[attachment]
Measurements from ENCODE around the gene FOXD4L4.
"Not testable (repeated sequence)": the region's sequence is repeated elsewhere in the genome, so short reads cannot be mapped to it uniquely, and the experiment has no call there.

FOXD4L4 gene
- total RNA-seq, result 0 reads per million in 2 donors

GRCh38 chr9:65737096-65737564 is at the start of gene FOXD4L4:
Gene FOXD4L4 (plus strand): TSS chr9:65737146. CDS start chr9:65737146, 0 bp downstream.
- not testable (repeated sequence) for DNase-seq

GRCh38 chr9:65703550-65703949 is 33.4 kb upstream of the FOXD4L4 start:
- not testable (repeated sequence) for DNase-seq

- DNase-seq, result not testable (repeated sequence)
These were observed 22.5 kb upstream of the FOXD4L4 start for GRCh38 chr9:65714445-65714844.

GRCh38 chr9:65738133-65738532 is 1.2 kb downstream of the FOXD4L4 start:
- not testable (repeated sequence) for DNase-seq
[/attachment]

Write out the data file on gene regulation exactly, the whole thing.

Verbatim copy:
Measurements from ENCODE around the gene FOXD4L4.
"Not testable (repeated sequence)": the region's sequence is repeated elsewhere in the genome, so short reads cannot be mapped to it uniquely, and the experiment has no call there.

FOXD4L4 gene
- total RNA-seq, result 0 reads per million in 2 donors

GRCh38 chr9:65737096-65737564 is at the start of gene FOXD4L4:
Gene FOXD4L4 (plus strand): TSS chr9:65737146. CDS start chr9:65737146, 0 bp downstream.
- not testable (repeated sequence) for DNase-seq

GRCh38 chr9:65703550-65703949 is 33.4 kb upstream of the FOXD4L4 start:
- not testable (repeated sequence) for DNase-seq

- DNase-seq, result not testable (repeated sequence)
These were observed 22.5 kb upstream of the FOXD4L4 start for GRCh38 chr9:65714445-65714844.

GRCh38 chr9:65738133-65738532 is 1.2 kb downstream of the FOXD4L4 start:
- not testable (repeated sequence) for DNase-seq